Along with Martin, Dutch Gunderson, Lana and Sally Decker
Along with Martin, Dutch Gunderson, Lana and Sally Decker
1 day ago
Reply to  10001010

That’s another one I never saw. I also wasn’t one to hang out at malls, so just the title wouldn’t have clicked with me.

Lightning
Lightning
11 hours ago

Gen X here too and never seen either film, though I eventually saw Breakfast Club (on TV or VHS. . . I’ve only gone to theaters a handful of times in my life). I’m more a mostly don’t-pay-attention-to-pop-culture, DT type though.

Rad Barchetta
Rad Barchetta
1 day ago

I watched Singles so many times just to hear the music and see Bridget Fonda at her best (looking). That Supertrain thing always stuck with me. It’s a great representation of how our generation wasn’t taken seriously by our elders, but at the same time shows how naive we were. The train really was a stupid idea that had been tried before and continues to be tried by every generation that has come since. And it has yet to be feasible. Keep trying, Gen Z or Gen Alpha or whatever you call yourselves. We’re GenX and we’re not into your so-called “labels”.

Rapgomi
Rapgomi
23 hours ago
Reply to  Rad Barchetta

I can barely remember the movie Singles – but I totally remember Bridget Fonda in Singles!

Rad Barchetta
Rad Barchetta
23 hours ago
Reply to  Rapgomi

She was, in that movie, the quintessential hot grunge chick.

OM613
OM613
1 day ago

I grew up in a Saab household so we always picked up things like this where in one show or film the “thinking man”, maybe a surgeon or architect, drove a Saab and then another show had a yuppie prick driving almost the same car.
I suspect most other families didn’t discuss things like this.

Vb9594
Vb9594
1 day ago

I wish I could post picture comments here because this is a great opp for me, as a Gen Xer, to show off my ’88 Saab 900T convertible, but alas.

Mark Tucker
Mark Tucker
1 day ago

I hated Singles – because of that Scirocco. That movie came out mere months after I had to send my own beloved ’79 Scirocco to the junkyard for terminal rust, and seeing a completely rust-free one (same color, even!) get trashed by Matt Dillon (whom I’ve always thought was far more punchable than Ethan Hawke) just ruined the rest of the movie for me. I don’t actually remember anything else about it.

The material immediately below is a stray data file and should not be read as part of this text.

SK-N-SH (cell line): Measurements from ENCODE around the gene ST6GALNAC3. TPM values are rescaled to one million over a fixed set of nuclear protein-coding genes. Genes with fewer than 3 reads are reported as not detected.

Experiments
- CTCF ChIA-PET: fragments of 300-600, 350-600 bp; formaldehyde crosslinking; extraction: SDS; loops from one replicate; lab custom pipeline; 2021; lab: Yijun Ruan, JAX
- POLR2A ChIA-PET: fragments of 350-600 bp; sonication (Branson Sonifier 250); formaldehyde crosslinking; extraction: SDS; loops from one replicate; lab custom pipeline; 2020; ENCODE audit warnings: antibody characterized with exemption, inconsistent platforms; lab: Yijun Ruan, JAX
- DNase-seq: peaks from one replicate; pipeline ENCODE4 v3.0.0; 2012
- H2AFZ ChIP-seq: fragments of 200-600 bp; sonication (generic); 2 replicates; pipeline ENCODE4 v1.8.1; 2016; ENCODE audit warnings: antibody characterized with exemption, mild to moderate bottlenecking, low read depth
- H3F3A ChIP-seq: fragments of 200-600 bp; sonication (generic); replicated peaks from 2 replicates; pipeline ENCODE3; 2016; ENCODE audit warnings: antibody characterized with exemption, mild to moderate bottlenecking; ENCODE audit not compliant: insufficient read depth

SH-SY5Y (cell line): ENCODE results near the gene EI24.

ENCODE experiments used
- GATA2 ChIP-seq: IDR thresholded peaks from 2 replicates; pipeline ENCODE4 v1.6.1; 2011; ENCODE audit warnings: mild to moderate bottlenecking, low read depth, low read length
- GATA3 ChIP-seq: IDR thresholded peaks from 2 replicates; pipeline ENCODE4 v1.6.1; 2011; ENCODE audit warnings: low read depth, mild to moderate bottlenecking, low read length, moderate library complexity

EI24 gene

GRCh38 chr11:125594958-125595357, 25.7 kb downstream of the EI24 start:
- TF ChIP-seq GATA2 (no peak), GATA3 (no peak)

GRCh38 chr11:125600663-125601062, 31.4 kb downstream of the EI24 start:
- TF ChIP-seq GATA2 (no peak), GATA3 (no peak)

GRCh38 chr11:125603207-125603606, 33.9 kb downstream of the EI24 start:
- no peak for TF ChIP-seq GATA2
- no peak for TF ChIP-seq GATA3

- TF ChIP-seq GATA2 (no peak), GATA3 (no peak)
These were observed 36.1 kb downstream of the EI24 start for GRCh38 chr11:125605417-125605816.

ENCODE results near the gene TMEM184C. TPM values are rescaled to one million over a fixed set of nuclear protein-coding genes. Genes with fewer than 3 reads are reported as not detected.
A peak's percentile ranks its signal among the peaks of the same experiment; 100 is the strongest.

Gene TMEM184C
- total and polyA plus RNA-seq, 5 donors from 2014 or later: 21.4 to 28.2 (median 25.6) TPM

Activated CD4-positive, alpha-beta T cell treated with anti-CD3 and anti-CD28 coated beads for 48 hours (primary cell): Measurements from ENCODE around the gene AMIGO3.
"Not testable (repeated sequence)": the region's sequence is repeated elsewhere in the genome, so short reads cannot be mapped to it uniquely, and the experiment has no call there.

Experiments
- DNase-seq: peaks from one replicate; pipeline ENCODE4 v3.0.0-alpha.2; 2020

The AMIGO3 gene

Last edited 1 day ago by Mark Tucker
Mark Tucker
Mark Tucker
1 day ago
Reply to  The Bishop

Front left lower control arm mount, yeah.

Col Lingus
Col Lingus
1 day ago
Reply to  Mark Tucker

Same for my brothers 78 model. Left it in a swamp in lower Lousiana one night at 3 am. Never went back for it.

Mechjaz
Mechjaz
22 hours ago
Reply to  Mark Tucker

Never having seen either of these movies, I’d go with Matt Dillon as more punchable myself. Throw in the fact that he was clearly dunking on you, a guy whose comments I’ve replied to probably literally severals of times, and it’s a solid lead for Dillon.

If only there were some sort of regular feature that ran on this site, maybe something centered around choosing the least bad option of two bad options, and you could – I’m really getting crazy with it here – have some kind of poll or something to really put numbers to it. Then we’d really know where things stand.

Oh well; a man can dream.

Mark Tucker
Mark Tucker
18 hours ago
Reply to  Mechjaz

Hey now, that is a good idea…

Six Inna Row Makes it Go
Six Inna Row Makes it Go
55 minutes ago
Reply to  Mark Tucker

Same here. I also had a 79 Scirocco in college that rusted away to a pile of iron oxide. I think this is why I wasn’t really into the Singles movie either. I really loved that car, electrical gremlins aside.

Michael Beranek
Michael Beranek
1 day ago

I’m ground zero for Gen-X, but neither of those movies appealed to me. Maybe it’s because I did do better than my parents? I mean, I earn less than my dad did relative to inflation, but he was drowning in debt and obscene interest rates.
I like the cars, though.

McMike
McMike
1 day ago

LOL, Mrs McMike made me watch both of these movies last week.

MEK
MEK
1 day ago

You just reminded me how much I want an old 900 Turbo. There is something about the lines that has always spoken to me. I’d rather have that fabulous 99 pictured, but unfortunately those have crept up out of my price range. The 900 is still doable on my merger budget. Well, mostly doable. Kindof… sortof…

Gerontius Garland
Gerontius Garland
3 hours ago
Reply to  MEK

You better hurry. 900s have gone up in price quite a bit the last few years.

Slower Louder
Slower Louder
1 day ago

I totally feel the ambivalence toward the Saab and I loved my base model 900 in that way. The steering, the controls, which I still think about. So beautifully simple. A friend, who was driving the new high-winding Integra, drove my car and said, “It feels like it was made by socialists.”